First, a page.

Be smart: Keep foods apart
Cross-contamination is the transfer of harmful bacteria to food from other foods, cutting boards, utensils, etc. when they are not handled properly.
Cutting raw meat, poultry or fish on a cutting board and then slicing salad vegetables on the same cutting board - without first washing the board - is an example of how food can be exposed to bacteria through cross-contamination. This spreads bacteria, such as Salmonella, which are destroyed as raw meat cooks, to the salad vegetables - which won't be cooked. Cross-contamination happens in the kitchen more than one might think.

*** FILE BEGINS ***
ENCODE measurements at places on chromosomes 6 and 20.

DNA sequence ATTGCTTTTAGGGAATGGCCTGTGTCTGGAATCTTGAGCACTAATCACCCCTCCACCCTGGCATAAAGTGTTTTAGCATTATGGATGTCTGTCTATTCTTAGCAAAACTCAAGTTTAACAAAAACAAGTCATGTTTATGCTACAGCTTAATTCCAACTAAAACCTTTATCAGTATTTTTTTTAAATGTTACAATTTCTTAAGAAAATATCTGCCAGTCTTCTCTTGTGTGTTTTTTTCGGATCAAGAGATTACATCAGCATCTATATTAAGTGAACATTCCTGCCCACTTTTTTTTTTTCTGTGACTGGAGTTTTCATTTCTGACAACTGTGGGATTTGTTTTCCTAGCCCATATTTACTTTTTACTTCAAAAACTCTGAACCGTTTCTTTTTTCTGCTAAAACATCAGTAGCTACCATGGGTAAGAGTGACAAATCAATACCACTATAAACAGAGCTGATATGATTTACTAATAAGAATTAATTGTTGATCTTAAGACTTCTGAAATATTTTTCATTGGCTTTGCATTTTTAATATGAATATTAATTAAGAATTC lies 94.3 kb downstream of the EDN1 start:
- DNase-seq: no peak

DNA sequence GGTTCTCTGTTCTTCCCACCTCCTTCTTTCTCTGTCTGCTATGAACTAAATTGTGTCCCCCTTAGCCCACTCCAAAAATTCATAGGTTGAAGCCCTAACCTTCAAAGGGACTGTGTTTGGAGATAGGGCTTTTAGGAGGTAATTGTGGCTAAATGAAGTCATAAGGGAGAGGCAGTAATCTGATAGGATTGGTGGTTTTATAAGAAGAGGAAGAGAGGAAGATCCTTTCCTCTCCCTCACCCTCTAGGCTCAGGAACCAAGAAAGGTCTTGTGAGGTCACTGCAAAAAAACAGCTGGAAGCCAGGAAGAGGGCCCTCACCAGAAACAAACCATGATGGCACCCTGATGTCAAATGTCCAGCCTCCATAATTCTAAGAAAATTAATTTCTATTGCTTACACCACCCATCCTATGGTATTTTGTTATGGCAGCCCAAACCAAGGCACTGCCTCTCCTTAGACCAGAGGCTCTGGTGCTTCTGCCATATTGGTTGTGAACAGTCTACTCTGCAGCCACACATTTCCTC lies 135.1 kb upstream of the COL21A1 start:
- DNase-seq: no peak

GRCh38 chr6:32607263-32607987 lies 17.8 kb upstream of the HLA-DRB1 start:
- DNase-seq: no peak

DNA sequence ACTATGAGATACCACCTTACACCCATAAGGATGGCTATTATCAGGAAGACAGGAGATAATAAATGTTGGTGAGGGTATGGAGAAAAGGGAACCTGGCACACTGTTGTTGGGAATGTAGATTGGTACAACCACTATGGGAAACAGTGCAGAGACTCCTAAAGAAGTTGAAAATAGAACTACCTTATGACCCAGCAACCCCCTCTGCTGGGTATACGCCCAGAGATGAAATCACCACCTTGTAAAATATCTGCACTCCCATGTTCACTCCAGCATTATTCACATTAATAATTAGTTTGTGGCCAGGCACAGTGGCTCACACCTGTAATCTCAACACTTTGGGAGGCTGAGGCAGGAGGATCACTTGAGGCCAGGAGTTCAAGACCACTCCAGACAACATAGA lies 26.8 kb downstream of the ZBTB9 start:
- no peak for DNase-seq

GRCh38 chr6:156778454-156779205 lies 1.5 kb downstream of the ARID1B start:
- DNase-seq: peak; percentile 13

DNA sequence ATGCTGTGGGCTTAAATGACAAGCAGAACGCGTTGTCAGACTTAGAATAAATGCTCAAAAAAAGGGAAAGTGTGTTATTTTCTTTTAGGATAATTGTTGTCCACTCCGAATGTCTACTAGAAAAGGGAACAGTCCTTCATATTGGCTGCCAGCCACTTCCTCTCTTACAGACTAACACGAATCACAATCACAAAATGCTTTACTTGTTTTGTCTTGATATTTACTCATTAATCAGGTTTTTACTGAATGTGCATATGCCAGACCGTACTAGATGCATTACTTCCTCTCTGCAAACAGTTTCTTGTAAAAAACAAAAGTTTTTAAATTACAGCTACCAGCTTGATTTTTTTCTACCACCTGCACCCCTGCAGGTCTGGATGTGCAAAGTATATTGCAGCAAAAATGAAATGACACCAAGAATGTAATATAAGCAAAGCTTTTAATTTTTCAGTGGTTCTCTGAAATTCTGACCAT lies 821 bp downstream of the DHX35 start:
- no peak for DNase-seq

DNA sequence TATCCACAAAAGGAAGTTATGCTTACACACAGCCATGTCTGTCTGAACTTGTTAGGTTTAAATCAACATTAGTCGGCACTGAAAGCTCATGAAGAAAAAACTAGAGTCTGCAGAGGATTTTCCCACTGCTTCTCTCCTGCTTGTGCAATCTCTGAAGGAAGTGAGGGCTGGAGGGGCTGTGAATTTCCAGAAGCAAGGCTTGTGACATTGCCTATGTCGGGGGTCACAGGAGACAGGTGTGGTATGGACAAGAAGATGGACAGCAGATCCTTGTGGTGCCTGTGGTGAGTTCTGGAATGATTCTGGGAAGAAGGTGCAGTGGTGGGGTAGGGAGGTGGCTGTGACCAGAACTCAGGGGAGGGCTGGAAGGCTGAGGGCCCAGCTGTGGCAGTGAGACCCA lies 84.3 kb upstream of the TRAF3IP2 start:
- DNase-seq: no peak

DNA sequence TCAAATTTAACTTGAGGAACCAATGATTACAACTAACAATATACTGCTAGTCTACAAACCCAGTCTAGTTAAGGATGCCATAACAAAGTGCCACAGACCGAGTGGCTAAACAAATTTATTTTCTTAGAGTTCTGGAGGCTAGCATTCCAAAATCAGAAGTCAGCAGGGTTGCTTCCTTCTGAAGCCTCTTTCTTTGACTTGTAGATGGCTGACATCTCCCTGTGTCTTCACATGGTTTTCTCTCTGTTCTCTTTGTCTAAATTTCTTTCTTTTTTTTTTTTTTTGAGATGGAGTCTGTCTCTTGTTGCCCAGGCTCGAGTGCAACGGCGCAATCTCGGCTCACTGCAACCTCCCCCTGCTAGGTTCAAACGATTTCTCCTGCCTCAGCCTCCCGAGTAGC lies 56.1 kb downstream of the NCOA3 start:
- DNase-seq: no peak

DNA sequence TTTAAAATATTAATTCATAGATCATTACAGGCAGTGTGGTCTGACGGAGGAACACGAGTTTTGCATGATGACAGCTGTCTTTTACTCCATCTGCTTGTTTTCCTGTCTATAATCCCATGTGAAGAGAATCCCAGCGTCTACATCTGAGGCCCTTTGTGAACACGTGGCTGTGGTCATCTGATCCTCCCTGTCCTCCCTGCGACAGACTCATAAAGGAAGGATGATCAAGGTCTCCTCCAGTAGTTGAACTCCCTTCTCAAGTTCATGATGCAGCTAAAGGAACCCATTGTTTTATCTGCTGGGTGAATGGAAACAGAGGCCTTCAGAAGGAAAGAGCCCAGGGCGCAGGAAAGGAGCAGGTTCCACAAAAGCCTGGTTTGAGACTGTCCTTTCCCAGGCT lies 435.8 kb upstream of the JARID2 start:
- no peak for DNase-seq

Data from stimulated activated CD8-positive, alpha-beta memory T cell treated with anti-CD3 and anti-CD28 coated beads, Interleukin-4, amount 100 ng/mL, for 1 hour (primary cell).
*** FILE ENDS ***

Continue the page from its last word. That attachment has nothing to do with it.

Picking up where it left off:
The results of a consumer survey by the federal government in 1998 showed 21 percent of cooks who fix the family's main meal did not wash their cutting boards after cutting raw meat. One-fourth did not wash their hands after handling raw meat and fish and two-thirds didn't wash their hands after handling raw eggs. Further, 61 percent of those who used a cloth or sponge to wipe kitchen counters changed them less than seven times per week. If cloths or sponges are used, they need to be changed frequently and washed in the hot cycle of your washing machine.